Questions about why we need the Autism (Wales) Bill

1. What do you think about the work that has already happened to improve autism services?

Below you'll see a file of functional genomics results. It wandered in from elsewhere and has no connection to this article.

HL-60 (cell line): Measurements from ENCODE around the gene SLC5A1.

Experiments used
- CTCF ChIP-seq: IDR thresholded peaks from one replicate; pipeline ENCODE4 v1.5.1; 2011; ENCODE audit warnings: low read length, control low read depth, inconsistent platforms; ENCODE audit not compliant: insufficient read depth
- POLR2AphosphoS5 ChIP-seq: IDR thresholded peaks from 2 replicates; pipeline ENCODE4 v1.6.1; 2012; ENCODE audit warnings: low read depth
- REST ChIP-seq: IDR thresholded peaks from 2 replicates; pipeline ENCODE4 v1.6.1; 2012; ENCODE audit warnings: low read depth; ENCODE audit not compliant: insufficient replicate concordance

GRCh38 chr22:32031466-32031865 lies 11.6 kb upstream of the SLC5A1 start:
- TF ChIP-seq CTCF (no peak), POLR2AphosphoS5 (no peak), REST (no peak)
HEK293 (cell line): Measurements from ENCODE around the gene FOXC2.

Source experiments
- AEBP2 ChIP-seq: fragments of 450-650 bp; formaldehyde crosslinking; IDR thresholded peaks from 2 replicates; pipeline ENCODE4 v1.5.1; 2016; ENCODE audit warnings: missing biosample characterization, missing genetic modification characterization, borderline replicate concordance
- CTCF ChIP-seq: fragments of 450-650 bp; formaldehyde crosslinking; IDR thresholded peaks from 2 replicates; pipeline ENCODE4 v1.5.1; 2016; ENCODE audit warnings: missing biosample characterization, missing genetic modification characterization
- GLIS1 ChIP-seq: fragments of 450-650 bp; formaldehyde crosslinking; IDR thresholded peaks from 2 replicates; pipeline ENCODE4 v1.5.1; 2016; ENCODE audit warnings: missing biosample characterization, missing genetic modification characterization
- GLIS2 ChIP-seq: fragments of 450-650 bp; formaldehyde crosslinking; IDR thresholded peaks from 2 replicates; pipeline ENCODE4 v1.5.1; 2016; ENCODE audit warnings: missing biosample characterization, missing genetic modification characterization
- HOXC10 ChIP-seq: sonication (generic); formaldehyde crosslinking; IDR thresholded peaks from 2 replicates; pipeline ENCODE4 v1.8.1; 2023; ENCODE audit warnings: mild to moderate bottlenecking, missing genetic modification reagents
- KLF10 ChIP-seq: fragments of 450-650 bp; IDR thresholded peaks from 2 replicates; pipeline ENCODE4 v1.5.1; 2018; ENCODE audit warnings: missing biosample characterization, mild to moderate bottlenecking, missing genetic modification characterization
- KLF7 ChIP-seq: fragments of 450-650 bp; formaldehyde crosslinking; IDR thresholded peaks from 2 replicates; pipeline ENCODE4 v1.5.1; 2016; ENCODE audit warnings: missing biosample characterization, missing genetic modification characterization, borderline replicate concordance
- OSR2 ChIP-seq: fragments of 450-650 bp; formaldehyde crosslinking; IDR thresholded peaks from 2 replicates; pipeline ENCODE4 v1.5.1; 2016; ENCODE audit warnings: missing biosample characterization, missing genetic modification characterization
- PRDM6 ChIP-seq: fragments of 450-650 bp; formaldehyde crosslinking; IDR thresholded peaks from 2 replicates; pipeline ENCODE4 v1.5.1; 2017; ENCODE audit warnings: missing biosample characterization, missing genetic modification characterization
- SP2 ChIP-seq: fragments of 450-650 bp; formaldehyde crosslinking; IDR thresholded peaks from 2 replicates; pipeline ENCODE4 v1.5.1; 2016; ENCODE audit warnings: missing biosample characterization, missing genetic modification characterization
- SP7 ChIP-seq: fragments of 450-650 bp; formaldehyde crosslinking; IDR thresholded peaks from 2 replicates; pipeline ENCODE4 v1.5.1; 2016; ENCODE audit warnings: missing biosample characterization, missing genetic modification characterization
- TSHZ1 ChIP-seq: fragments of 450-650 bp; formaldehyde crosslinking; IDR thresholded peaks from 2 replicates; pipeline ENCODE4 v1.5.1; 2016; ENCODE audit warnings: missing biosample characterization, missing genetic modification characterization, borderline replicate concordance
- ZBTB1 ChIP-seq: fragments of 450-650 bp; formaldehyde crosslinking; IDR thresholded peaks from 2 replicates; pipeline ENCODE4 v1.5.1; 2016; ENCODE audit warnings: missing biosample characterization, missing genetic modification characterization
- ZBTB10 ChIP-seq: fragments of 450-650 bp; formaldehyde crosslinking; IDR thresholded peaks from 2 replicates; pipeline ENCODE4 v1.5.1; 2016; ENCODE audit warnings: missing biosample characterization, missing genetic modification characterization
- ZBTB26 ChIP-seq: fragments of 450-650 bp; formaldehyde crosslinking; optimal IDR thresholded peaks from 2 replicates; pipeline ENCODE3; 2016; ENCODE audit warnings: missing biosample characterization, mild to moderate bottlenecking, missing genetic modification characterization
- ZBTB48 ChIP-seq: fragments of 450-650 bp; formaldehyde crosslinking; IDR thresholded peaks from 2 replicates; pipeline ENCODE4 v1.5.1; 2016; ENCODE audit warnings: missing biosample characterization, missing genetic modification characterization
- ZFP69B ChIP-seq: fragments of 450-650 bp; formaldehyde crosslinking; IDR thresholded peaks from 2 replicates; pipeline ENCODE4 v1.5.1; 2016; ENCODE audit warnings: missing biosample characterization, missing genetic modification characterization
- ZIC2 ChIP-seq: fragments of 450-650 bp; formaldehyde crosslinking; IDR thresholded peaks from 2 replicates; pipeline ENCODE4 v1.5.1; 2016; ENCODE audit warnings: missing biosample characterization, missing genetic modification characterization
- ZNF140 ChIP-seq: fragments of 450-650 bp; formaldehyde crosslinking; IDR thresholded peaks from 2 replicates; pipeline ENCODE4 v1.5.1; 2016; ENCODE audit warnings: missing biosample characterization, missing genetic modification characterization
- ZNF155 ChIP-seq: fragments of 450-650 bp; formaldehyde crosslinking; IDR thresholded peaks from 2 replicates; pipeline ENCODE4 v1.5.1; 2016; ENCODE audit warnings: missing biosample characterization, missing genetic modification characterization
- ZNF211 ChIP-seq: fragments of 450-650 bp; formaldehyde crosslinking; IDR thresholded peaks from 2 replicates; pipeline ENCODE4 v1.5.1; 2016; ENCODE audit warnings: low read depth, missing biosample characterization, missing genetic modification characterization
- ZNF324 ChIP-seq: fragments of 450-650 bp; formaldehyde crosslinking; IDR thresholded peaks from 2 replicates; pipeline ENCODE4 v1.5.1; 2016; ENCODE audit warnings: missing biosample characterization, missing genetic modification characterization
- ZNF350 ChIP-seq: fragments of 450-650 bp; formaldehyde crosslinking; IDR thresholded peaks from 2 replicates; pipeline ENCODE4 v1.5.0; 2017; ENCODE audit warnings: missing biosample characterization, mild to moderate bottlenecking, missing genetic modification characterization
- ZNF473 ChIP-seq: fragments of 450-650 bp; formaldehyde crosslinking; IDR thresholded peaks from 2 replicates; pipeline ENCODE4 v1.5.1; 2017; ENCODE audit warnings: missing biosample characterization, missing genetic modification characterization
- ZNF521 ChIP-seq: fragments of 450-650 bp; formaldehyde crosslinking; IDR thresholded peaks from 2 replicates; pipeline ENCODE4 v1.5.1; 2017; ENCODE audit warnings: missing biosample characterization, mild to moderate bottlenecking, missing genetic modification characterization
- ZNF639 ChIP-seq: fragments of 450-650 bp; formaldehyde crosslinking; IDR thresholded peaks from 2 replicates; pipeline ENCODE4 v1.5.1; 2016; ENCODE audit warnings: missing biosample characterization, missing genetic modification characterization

The state of improving Autism Services, is dismally underwhelming: Quite frankly, it seems to only seek views of the same-old providers nationally - even in this consultation, where the main document instead of the ‘easy read’ of which I’m responding in, is aimed at admin clerks of, as it cannot be replied to in a ‘normal’ manner except those who have degree-knowledge and speed-reading abilities, working in large-scale organisations (usually London-based, Carer/Healthcare-centric organisations like the NAS, who have no desire or experience of providing appropriate services, including some disturbing evidence that they actually harm or permit harm to autistic adults of all ability ranges, along with suppressing autistic adult’s journeys of self-empowerment to make them more reliant on said organisations, along with inappropriate placements (e.g. Bristol care setting which led to the death of a vulnerable autistic girl by the hands of a Mental Heath Act applicable patient, despite evidence of the potential harm by placing them in the same inappropriate facilities)).  Most council in Wales, have failed to take heed of their legal responsibilities under the much-taunted Social Care and Wellbeing Act, denying Autistic Adults care assessments unless it is on a ‘sliding scale’ like RCT, which is just another form of Triage system to deny access to services because ‘there is no money left’/Forced Austerity - even with the new Intergrated Autism Service, which seems restricted to the whim and agenda of Local Authorities & Healthboards, with NO CONSULTATION with Autistic Adults at all, except to ‘rubber stamp’ bad decisions. A few smaller groups and charities, have had to take-up the slack from the Autistic Adults who have nowhere else to go. ASC Cymru in Cardiff for example is the only facility, providing ‘drop-in’ outreach and various activities that has been substantially helpful to us. However, it has been unable to expand due to a lack of funding of this very helpful resource, meaning that waiting times for appointments, along with expansion to other areas and employing more autistics to be part of the neurodiverse advocacy workforce, is not possible without commitment to guarantee funding. Funding as well into Adult Research that could provide valuble evidence to back-up adult service provision I’ve been shocked to learn (even with the flagship Wales Autism Research Centre at Cardiff University) has been curtailed unless it focuses on areas NOT USEFUL to adults - which also threatens a Neurodiverse workforce’s employment, as well as it’s leadership - Sue Leekham apparently cannot retire and ‘hand the baton’ over unless she can find a replacement, which is only possible through a proper, autistic-led research funding system that matches or surpasses in parity with funding to Children and Young People. Adult Autism is so underfunded, that with the ongoing austerity agenda in parallel to further compound the dire situation, threatens (and I don’t apologise for calling it what it is) to ‘wipe us out in democide’: all our hopes, dreams, aspirations, choices, friendships, mobility, skillsets, independence, relationships, volunteering, self-employment & career paths, even our value to society and our ability to ‘rise up’ against vapid discrimination, intolerance and bigoted criticism of us by those who are not in our shoes. We have been forced into a dependence that takes with one hand as a ‘sacrificial offering’ to the ‘neurotypical gods’ as it were for what unacceptably poor service we get (both public, third AND ESPECIALLY private sectors who continue to take and giving very little back in recompense) - or left at worse, to the mercy of societal judgement, impoverisment, loneliness, family procrastination that we’re ‘not doing enough’ and then finally death so slow, painful and so illogical, that many of us (including me - and I’m an eternal optimist naturally!) have contemplated suicide as the only means to escape, despite our ENORMOUS UNTAPPED VALUE AS HUMAN BEINGS - even in public speaking and consulting (on that subject, those of us who have spoken, have not been given the same rates as professionals parallel to us in the ‘normal’ community - we have been slighted continuously despite our hard work!). Having also heard that the Welsh Government itself, bullies people that disagree with it in it’s OWN CABINET (a reason why I personally was reluctant to risk my sefety by stepping foot through the door for the December CPAG in the assembly building at the rear of the Senedd, in case people wished to do me or other vulnerable adults harm!), including those of us asking and begging for an autism act (I bring back MY contribution to that table which I mentioned in the Cross Party Autism Group many moons ago: ) , instead of holding civilised debate with FRESH solutions, only proves that it is still unwilling to listen, be effective for US - it’s citizens who SHOULD be among equals, or even take on board some pioneering work provided to it by it’s main party’s Neurodiverity Manifesto which was consulted on by a leading Autistic Adult Monique Craine, whom I applaud with the work she has undertaken with the Shadow Chancellor. I have recently theorised as a qualified Geographer, that unless things are turned around, we (the Actually Autistic Community) will become part of the statistics of being AMONG the 1/3rd of the overall population (about 22 million, 15 million are already affected, most coming from the wider City Partnership Region surrounding Cardiff & Bristol!) likely to be deprived by austerity & partisan policies in the UK by the end of 2018 - to the point where either we will have to move OUT of Wales and the UK (those of us who can even contemplate being able to make such a disasterous ‘transition’) or try to self-ghettoise, just to protect our fundamental rights, freedoms and build a community by NOT involving any ‘normal’ people in that process - which the latter at this moment looks far more practical, but is still ‘pie in the sky’ and would fly in the face of the wish of Neurodiversity, which I am a very strong proponent of - in other words quoted from Star Trek’s “Infinite Diversity in Infinite Combinations”. I shouldn’t write this long an essay in such a consultation, but I’ve been left with very little choice in the matter and no other support mechanism to enable expression of this view, which is vehemently sovereign and is my last cry for help - else be left with the words of another pioneer, Patrick Henry, on hearing other representatives calling out for further concessions in what he saw was simple illusion on ‘things will get better’ when he proclaimed to America’s Continental Congress on the eve of a calamety affecting his people: “Give me Liberty, or Give me death!” - Get the job done!